The trial judge spent much of his reasons summarizing the evidence of the witnesses who testified at trial. There was nothing wrong with writing reasons this way, but the Court emphasized that a detailed factual recitation was no substitute for a considered analysis of the issues. When reasons begin with a very detailed recitation of the evidence is that, the analysis tends to be largely conclusory. This was what happened in the case at bar.

As in most medical malpractice cases, the expert evidence was of significant importance. There were several areas where the experts disagreed, and the trial judge was obliged to explain why he preferred the evidence of one expert over another. Expressing a general preference was insufficient, as was a reference to one expert’s approach being more practical. Given the trial judge’s failure to consider key points of analysis—specifically regarding determination of the appropriate standard of care and whether the experts’ criticisms of Dr. Jefremova’s care were correct—the Court found the trial judge’s reasons were not amenable to appellate review. As both the plaintiff and the Court could not discern how the trial judge dealt with these critical issues, a new trial was deemed necessary.

(2) Did the trial judge err in his consideration of a Response to Request to Admit filed by counsel for Dr. Jefremova?

Yes. The trial judge’s treatment of the admission in the Response to Request to Admit resulted in an unfair trial for the plaintiff. Dr. Jefremova argued on appeal that the impugned admission in the Response to Request to Admit was not a formal admission because it was proffered in the context of a refusal. The Court did not accept this submission. The purpose of request to admit procedures is to save time and costs by narrowing the facts in issue. Allowing a litigant to deny a fact in a Request to Admit on the basis that an alternative set of facts is accurate, but then treat those proffered alternative facts as non-binding, would subvert that purpose. Further, Dr. Jefremova’s counsel brought a motion to withdraw the admission after seeking the plaintiff’s consent to the withdrawal, indicating that all parties viewed the response as a formal admission.

The trial judge considered whether the admission was one purely of fact, law, or mixed fact and law, and applied a three-part conjunctive test regarding when an admission could be withdrawn:

(a) Does the proposed amendment raise a triable issue in respect to the truth of the admission?

(b) Is there a reasonable explanation for the withdrawal, such as inadvertence or wrong instructions?

(c) Has the party wishing to withdraw the admission established that the withdrawal will not result in any prejudice that cannot be compensated for in costs?

In his reasons, the trial judge reviewed the evidence regarding the location of the abscess and concluded “it is asking too much in seeking to have that imprecise expression [in the Response to Request to Admit] accepted as proof on the balance of probabilities that the plaintiff presented to the ER with anything more serious than an abscess on her buttocks.” Nowhere did the trial judge consider the document in Exhibit 9 wherein the admissions made by Dr. Jefremova were listed. The trial judge dismissed the motion on the basis that it was an admission of pure fact and that there was no triable issue with regard to its truth. However, in his analysis of the admission’s interpretation, he proceeded to effectively conduct an analysis of the truth of the admission. Thus, the reasons on the motion and the reasons on the trial were contradictory.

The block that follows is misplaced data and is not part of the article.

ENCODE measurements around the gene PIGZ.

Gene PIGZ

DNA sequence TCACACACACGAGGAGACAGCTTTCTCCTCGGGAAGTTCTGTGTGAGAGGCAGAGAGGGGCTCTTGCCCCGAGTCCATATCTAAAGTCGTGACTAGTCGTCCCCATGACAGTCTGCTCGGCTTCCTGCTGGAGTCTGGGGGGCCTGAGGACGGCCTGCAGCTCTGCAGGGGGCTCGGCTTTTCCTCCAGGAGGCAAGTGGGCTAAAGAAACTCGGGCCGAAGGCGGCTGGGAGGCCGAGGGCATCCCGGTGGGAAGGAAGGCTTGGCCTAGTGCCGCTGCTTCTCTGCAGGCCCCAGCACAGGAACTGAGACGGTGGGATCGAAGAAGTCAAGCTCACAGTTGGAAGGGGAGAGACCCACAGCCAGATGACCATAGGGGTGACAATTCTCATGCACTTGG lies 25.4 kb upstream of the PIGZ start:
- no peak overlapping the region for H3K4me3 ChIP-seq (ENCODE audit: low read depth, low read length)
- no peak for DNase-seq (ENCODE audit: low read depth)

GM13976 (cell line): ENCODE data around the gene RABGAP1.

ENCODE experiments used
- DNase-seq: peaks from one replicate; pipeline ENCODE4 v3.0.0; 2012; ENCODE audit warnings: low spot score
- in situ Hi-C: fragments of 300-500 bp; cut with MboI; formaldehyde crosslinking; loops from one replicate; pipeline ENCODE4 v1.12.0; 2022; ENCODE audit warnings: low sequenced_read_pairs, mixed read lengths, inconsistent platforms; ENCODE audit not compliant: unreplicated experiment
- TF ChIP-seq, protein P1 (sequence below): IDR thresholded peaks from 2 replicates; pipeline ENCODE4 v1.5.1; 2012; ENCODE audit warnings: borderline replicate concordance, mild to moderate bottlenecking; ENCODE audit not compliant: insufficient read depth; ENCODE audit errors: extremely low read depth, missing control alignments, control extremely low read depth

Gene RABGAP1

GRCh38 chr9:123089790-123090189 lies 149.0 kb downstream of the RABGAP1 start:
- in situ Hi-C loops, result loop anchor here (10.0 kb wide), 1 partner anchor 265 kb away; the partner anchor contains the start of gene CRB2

A trial judge has the freedom to interpret what an admission means, but that interpretive analysis cannot morph into an analysis of the veracity of the admission. Unlike other evidence led at trial that a judge can weigh at his discretion, a formal admission is conclusive of the matter admitted. A court is bound to act on formal admissions before it, even if other evidence contradicts the admission. In the case at bar, the trial judge weighed the admission against the other evidence and permitted the withdrawal of the admission on the basis that it was not accurate. He did so despite his earlier finding that there was no triable issue in respect of the truth of the admission and his dismissal of the motion to withdraw the admission. It was clear the plaintiff based her trial strategy on the fact that she had the admission. The court found the trial judge’s reasons effectively bypassed the rigorous test for the withdrawal of an admission and resulted in an unfair trial for the plaintiff.


Royal Bank of Canada v. Azkia, 2021 ONCA 89

[Rouleau, Benotto and Thorburn JJ.A.]

Counsel:

H. Niroomand, for the appellants

J. Kukla, for the respondent

Keywords: Contracts, Debtor-Creditor, Mortgages, Civil Procedure, Summary Judgment, Certificates of Pending Litigation, Damages for Improper Registration, Fresh Evidence, Hryniak v. Mauldin, 2014 SCC 7, Palmer v. R., [1980] 1 S.C.R. 759, Sengmueller v. Sengmueller, 111 D.L.R. (4th) 19 (Ont. C.A.)

facts:

The respondents, Royal Bank of Canada (“RBC”) lent money to the appellants by way of mortgages, demand loans, lines of credit, overdrafts and credit cards. By October 2018, the balance, including interest, was approximately $5 million. RBC commenced three actions to recover the various debts. The actions related primarily to mortgages made in favour of RBC secured by two properties, and a demand loan which the bank claimed was secured by a second mortgage on one of those properties.